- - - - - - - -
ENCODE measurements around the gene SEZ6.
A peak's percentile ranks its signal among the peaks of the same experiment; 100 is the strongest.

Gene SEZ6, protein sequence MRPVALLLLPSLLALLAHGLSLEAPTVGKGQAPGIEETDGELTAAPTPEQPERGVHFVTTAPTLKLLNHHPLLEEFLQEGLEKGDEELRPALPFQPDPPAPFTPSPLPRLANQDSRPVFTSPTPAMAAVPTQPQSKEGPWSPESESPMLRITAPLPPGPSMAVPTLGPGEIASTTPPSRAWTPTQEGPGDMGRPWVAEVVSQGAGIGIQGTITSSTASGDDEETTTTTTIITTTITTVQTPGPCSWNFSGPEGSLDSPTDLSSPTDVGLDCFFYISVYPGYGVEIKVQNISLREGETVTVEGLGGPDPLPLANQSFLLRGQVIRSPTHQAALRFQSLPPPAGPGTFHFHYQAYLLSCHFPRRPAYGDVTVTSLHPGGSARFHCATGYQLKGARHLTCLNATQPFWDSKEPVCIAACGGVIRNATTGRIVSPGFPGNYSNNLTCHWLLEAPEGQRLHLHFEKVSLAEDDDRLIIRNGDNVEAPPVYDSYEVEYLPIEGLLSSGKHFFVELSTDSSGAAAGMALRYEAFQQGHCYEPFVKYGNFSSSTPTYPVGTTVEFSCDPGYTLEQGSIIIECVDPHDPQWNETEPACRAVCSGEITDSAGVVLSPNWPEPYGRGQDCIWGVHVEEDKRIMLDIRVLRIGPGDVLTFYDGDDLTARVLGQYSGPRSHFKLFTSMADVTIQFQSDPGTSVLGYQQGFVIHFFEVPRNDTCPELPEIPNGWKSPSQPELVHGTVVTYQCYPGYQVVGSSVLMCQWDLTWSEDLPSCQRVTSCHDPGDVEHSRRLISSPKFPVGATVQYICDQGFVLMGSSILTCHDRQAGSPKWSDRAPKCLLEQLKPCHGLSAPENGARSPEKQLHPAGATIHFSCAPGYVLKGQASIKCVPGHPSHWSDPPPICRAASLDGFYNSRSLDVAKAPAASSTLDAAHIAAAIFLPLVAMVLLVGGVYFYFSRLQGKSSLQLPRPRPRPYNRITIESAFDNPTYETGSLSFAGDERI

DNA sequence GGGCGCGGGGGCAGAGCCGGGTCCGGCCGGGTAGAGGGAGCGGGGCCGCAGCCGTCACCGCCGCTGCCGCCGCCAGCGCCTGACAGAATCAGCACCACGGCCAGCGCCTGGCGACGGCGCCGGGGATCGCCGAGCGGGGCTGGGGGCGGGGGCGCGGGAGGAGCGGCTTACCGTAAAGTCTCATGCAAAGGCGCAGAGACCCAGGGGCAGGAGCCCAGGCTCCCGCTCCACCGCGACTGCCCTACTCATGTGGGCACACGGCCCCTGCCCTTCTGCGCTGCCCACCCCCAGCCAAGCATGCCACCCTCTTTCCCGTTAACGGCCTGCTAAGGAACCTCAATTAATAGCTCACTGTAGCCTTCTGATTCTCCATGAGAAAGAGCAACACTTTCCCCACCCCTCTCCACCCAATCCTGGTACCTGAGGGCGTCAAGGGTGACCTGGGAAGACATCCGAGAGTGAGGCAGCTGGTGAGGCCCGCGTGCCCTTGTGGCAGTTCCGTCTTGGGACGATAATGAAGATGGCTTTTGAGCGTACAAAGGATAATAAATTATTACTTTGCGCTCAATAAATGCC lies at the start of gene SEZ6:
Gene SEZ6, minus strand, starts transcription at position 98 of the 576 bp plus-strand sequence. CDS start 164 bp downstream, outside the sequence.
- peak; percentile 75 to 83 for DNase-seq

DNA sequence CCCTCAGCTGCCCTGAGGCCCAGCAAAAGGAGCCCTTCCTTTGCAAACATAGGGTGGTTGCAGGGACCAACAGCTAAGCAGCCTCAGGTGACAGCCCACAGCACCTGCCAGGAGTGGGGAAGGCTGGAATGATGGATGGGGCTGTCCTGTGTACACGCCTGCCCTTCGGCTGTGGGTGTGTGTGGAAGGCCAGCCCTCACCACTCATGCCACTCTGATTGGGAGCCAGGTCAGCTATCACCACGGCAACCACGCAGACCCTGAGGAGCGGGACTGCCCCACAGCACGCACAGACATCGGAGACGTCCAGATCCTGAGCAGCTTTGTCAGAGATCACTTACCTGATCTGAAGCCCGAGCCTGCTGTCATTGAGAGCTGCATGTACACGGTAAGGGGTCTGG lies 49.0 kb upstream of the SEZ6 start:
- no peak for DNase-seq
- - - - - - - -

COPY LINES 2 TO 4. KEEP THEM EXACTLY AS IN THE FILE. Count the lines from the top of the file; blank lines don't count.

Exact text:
A peak's percentile ranks its signal among the peaks of the same experiment; 100 is the strongest.

Gene SEZ6, protein sequence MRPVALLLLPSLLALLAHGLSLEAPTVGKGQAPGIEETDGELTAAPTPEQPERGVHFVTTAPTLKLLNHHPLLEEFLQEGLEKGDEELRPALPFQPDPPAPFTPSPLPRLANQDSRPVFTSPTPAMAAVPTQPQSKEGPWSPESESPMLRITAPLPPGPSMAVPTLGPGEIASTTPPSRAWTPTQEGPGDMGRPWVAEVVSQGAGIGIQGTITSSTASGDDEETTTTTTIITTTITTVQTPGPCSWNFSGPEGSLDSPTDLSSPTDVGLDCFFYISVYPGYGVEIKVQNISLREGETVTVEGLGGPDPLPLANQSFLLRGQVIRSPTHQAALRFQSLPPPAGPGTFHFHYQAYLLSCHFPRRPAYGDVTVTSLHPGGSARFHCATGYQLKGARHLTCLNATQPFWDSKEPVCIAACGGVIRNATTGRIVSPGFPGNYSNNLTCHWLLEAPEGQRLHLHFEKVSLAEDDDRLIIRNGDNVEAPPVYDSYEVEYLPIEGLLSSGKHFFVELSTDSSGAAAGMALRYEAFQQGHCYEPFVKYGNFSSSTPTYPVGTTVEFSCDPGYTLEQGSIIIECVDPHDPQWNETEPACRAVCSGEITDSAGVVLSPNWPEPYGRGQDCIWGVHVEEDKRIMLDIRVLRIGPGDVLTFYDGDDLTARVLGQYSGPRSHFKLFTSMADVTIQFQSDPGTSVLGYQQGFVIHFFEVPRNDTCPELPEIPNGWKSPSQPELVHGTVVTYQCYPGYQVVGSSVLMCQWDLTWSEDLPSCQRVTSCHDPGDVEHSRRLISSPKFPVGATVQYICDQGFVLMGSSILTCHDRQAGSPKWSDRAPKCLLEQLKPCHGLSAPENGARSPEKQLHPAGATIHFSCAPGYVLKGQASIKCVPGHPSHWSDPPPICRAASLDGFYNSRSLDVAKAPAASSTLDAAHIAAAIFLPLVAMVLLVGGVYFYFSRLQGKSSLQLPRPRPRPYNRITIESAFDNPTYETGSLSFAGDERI

DNA sequence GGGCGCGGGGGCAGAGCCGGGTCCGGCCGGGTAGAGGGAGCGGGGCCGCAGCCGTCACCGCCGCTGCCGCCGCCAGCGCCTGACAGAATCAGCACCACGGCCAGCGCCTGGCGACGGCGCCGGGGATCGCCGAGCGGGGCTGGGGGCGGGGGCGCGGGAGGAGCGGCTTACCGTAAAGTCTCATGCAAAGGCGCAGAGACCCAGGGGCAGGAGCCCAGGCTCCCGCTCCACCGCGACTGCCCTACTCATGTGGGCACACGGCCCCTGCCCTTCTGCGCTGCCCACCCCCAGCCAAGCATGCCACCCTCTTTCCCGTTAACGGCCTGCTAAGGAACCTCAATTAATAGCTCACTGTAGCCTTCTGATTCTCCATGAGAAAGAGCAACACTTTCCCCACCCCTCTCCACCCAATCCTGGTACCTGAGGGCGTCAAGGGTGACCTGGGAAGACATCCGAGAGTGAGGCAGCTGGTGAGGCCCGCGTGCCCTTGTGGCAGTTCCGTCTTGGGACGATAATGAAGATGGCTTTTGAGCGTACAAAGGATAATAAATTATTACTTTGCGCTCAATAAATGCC lies at the start of gene SEZ6: